1. Texas 2. Anaheim (I refuse to call them anything else) 3. Oakland 4. Seattle 5. Houston
AL Wild Card Numero Uno: Rays
AL Wild Card Numero Dos: Angels
AL Champion: It’s a crapshoot but I’ll say Yankees over Rays. It’s all about the pitching and these teams have the deepest staffs from their ace to the closer.
NL East: The Nationals have tons of pitching and just enough offense to get it done. The Braves will keep them honest, but their outfield is so over-rated it hurts. You have a young group full of potential but also full of questions about attitude, work ethic and mental fortitude. Side note: B.J. Upton has his first full blown “idiot” moment by Memorial Day.
1. Washington 2. Atlanta 3. Philadelphia 4. New York 5. Miami
NL Central: It’s hard to bet against the Reds. They have decent pitching, Chapman is a monster as a closer and they can put up runs in bunches. Cardinals will, as always, be in the mix but I don’t think they can hang over a full season.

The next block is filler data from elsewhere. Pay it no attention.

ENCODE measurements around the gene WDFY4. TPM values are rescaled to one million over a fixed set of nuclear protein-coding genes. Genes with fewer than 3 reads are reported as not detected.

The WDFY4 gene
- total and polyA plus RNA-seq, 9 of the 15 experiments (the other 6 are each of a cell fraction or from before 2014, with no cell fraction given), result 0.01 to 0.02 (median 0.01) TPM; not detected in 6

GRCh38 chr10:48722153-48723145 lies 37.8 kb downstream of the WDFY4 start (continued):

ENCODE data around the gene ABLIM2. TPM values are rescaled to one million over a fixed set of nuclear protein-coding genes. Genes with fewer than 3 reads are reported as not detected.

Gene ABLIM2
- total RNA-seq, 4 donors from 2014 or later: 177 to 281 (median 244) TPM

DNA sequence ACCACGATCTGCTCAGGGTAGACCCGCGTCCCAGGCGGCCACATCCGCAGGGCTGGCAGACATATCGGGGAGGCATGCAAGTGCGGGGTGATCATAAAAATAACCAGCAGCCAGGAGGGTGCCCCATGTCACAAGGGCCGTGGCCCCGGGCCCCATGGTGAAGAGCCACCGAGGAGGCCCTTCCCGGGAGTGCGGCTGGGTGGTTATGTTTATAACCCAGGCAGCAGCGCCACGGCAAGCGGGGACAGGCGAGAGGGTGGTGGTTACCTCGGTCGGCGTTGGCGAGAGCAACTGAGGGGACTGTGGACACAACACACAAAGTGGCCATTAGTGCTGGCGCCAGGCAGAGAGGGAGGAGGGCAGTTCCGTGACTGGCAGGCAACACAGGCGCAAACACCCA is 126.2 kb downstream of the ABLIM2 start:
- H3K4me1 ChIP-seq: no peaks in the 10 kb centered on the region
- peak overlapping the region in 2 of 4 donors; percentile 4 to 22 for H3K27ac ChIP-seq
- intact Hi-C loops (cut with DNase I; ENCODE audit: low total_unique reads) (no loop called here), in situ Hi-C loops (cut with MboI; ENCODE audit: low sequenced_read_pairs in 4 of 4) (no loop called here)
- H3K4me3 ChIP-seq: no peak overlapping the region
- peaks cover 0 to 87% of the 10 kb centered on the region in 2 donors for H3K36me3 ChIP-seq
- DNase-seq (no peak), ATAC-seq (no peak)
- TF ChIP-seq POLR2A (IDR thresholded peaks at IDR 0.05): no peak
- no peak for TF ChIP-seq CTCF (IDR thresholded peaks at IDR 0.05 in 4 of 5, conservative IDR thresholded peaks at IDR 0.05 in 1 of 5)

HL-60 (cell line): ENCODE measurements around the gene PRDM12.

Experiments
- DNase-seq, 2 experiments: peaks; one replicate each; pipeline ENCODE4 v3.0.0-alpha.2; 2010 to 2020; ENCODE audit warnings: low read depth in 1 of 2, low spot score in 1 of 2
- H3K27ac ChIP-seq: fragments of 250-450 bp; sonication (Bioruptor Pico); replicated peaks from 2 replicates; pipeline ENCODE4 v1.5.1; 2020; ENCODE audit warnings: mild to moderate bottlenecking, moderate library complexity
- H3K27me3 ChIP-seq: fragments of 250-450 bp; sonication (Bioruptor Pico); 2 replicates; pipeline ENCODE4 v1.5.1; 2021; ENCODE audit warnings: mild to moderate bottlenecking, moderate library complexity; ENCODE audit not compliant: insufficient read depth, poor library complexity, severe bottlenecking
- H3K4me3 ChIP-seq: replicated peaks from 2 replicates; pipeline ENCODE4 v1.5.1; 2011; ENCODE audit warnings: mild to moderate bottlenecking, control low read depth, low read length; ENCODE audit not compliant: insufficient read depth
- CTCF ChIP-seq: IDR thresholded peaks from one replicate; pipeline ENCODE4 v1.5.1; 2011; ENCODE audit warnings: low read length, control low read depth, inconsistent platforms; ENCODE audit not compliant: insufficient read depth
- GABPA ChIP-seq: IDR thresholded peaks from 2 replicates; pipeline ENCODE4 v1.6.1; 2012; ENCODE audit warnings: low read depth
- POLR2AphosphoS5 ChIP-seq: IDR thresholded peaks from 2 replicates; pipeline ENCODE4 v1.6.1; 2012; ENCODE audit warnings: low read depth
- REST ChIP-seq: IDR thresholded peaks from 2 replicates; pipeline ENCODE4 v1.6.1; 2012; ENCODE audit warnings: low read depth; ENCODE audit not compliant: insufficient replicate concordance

1. Cincinnati 2. St. Louis 3. Milwaukee 4. Pittsburgh 5. Chicago
NL West: The Dodgers have spent a ton of money but I think they have done little more than line themselves up for a metric truckload of ridicule when it is all said and done. Crawford, League, Eithier, Beckett & even Adrian Gonzalez are all grossly overpaid. Kemp needs to show he is A. healthy and B. the monster of a player he has only been for about one & a half seasons.
1. San Francisco 2. Los Angeles 3. Arizona 4. San Diego 5. Colorado
NL Wild Card Numero Uno: Atlanta
NL Wild Card Numero Dos: St. Louis
NL Champion: Washington over San Francisco in a close NLCS.
World Series: Yankees over the Nationals in a pitching fan’s paradise.